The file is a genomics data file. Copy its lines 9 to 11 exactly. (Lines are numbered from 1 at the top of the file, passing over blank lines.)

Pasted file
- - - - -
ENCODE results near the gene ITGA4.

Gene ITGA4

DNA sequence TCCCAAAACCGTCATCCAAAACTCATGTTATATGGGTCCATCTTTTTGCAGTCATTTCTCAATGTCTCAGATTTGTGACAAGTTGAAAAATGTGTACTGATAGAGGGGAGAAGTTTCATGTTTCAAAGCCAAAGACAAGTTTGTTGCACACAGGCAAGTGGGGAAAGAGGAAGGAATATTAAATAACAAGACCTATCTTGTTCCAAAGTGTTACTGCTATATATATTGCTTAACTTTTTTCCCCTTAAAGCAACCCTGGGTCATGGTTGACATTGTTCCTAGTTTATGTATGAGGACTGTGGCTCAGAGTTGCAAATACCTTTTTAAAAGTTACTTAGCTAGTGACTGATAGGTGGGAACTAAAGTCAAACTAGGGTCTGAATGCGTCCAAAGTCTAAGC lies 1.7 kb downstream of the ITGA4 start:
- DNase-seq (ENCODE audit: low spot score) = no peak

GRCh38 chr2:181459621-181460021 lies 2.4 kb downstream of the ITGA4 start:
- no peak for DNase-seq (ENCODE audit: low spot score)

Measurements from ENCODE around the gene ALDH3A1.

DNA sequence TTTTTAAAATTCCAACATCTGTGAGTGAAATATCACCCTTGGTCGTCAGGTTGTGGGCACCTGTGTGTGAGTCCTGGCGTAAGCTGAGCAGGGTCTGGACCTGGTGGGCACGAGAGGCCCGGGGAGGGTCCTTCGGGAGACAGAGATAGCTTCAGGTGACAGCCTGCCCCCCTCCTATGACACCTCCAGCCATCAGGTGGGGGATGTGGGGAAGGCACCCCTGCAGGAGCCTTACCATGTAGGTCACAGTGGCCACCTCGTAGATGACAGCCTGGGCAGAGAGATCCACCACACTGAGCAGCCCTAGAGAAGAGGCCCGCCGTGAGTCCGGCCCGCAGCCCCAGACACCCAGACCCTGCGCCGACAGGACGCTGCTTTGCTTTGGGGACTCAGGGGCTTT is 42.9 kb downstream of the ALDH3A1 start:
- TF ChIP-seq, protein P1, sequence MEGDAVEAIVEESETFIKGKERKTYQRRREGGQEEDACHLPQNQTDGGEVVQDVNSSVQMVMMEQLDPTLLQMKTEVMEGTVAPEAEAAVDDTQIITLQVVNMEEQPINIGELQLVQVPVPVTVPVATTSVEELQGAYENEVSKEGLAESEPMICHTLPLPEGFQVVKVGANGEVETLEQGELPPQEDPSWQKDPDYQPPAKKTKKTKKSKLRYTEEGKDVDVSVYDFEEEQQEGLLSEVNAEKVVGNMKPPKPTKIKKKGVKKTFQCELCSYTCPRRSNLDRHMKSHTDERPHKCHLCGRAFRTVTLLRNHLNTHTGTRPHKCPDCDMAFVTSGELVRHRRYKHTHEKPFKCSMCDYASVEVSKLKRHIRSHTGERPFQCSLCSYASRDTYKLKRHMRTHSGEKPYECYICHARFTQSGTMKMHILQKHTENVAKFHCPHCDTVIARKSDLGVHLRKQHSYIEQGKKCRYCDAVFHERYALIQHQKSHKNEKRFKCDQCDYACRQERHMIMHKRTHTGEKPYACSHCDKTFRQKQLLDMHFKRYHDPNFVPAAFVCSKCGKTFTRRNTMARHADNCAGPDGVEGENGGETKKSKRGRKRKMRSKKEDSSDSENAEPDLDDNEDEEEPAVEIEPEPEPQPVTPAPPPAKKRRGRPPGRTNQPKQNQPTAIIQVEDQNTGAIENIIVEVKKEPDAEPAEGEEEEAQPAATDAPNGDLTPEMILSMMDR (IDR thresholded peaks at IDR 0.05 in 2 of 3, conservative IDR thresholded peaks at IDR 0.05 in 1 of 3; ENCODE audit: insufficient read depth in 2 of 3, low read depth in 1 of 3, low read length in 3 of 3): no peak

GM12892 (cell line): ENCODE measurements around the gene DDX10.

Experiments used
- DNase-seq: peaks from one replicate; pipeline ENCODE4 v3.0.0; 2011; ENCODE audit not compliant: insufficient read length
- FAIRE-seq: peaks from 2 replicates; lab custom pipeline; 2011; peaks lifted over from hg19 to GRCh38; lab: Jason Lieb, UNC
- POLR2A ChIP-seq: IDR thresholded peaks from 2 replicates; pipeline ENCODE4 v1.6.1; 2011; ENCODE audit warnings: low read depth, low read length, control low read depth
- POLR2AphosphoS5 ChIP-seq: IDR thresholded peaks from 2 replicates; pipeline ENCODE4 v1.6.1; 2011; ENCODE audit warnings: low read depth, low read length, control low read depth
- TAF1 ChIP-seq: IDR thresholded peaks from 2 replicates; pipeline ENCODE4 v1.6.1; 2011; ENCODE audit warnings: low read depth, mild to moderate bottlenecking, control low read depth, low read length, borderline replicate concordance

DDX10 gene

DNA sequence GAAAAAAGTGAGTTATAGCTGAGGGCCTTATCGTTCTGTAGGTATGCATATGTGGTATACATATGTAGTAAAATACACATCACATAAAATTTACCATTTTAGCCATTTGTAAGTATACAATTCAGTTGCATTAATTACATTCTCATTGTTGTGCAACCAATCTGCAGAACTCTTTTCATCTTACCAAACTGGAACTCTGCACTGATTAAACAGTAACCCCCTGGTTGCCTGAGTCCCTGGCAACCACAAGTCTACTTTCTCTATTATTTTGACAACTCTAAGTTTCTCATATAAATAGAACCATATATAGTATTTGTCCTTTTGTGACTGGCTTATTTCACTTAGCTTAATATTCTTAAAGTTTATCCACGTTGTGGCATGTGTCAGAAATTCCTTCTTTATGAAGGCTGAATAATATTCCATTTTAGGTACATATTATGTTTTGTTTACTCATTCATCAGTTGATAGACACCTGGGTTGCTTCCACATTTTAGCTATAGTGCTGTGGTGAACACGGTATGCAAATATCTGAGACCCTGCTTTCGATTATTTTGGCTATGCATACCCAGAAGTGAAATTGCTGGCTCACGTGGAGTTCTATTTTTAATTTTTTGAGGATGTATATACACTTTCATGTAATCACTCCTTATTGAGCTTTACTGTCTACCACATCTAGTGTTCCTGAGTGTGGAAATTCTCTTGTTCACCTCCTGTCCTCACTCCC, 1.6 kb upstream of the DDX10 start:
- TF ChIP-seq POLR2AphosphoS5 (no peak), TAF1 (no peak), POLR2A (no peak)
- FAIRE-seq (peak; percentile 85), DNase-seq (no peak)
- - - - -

- TF ChIP-seq, protein P1, sequence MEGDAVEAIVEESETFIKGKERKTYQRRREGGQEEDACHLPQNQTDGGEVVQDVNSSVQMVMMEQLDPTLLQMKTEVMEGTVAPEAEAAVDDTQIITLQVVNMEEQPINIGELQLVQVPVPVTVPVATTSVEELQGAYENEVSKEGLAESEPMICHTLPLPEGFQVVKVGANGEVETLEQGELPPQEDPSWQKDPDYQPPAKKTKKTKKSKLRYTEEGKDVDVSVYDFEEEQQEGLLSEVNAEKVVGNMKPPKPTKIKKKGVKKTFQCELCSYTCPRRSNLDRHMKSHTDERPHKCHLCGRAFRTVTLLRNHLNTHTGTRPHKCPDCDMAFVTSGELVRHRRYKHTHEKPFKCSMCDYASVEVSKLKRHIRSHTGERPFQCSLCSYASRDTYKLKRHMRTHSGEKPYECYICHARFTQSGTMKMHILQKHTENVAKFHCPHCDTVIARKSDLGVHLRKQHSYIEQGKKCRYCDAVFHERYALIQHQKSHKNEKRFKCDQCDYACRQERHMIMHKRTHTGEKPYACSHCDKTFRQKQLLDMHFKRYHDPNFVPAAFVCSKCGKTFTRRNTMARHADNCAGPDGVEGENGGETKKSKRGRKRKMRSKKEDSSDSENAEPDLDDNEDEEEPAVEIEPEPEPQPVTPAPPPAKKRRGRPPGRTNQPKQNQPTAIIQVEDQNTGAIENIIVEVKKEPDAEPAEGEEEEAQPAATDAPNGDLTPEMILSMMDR (IDR thresholded peaks at IDR 0.05 in 2 of 3, conservative IDR thresholded peaks at IDR 0.05 in 1 of 3; ENCODE audit: insufficient read depth in 2 of 3, low read depth in 1 of 3, low read length in 3 of 3): no peak

GM12892 (cell line): ENCODE measurements around the gene DDX10.

Experiments used